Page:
The British Virgin Islands offer the cruising crowd a plethora of rest-and-relaxation opportunities, but every great location has some can’t-miss attractions. For boaters who are planning a voyage through the BVI, these three spots have something to offer everyone on board.
The Baths National Park, along the southwestern tip of Virgin Gorda, is the crown jewel of BVI attractions. The rounded forms and very presence of The Baths’ iconic massive granite boulders—as large as 40 feet in diameter—are a testament to the volcanic and geological forces at work over millions of years.
Rope handrails, arrows and wooden stairs guide visitors through this natural playground of cave-like passages and secluded turquoise pools tucked between the boulders. It’s a choose-your-own adventure, with some nooks requiring a tight squeeze or army crawl and other stretches perfectly suited for a leisurely stroll or dip. Sunlight spills through the openings, illuminating social-media-worthy spots such as the triangular-shaped path known as “the cathedral” and creating entrancing dancing reflections off the pools onto the rock walls. The route ends at the white-sand expanse of Devil’s Bay, a tranquil spot for swimming or snorkeling.
Cruisers should arrive at The Baths early to avoid cruise-ship crowds and to secure one of the coveted mooring balls and spots along the offshore dinghy dock line.
The only all-coral island in the BVI, Anegada is a favorite destination for world-class snorkeling as well as spiny lobster. Its annual Anegada Lobster Festival is one of the BVI’s top events of the year. Anegada is an easy day trip from the Bitter End Yacht Club, which is located about 10 nautical miles to the south.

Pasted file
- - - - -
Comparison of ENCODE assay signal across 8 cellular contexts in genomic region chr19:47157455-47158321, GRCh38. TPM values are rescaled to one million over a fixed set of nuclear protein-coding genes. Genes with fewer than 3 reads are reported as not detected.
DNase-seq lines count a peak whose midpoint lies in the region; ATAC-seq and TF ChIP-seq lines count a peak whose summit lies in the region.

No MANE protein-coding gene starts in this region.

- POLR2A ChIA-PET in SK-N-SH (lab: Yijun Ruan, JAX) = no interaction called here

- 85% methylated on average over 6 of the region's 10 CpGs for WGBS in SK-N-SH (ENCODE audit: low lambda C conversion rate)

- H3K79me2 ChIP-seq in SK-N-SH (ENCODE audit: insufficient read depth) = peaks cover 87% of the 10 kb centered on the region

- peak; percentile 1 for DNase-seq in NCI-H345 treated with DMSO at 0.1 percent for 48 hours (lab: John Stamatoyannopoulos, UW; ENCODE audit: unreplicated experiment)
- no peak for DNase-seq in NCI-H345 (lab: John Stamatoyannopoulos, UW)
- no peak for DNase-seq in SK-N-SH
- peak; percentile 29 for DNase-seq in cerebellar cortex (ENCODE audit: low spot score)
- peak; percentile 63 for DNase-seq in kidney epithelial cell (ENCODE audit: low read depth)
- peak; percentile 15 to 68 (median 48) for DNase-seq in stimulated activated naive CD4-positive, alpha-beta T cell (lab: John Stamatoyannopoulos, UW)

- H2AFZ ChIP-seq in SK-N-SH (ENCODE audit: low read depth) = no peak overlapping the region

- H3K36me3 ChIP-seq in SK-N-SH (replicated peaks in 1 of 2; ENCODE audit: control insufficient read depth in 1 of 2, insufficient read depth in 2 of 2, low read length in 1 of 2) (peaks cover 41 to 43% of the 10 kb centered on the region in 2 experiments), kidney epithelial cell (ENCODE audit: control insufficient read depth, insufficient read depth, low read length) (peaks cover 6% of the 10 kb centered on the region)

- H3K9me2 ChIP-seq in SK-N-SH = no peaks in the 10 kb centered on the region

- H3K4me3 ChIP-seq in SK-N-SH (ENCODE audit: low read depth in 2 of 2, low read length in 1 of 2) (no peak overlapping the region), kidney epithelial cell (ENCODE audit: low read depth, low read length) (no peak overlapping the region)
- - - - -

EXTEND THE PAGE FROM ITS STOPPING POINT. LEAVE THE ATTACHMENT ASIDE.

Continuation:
Rising a mere 28 feet above sea level at its highest point, Anegada is easy to explore on foot. Look for rock iguanas, wild orchids and tropical birds along the Bones Bight nature trail. Spot flamingos from the Flamingo Pond Lookout. Or chill out on Cow Wreck Beach.
Anegada’s surrounding reef, however, is the far bigger draw. Check out more than 300 shipwrecks, tunnels and caves, Volkswagen-sized brain coral, and such species as stingrays, angelfish and parrotfish.
If you’re in the mood for an incredible story or a great joke shared over a rum drink, then seek out Philicianno “Foxy” Callwood at his eponymous bar, Foxy’s, which has anchored the beach at Great Harbour on Jost Van Dyke since 1968. Foxy is a Member of the British Empire as well as an inductee into the CYBA International Hall of Fame for his contributions to the island’s heritage and yachting tourism industry, but there’s no need to stand on ceremony. Instead, raise one of his signature libations—perhaps a Dread Fox or a Sly Fox—and toast this BVI legend.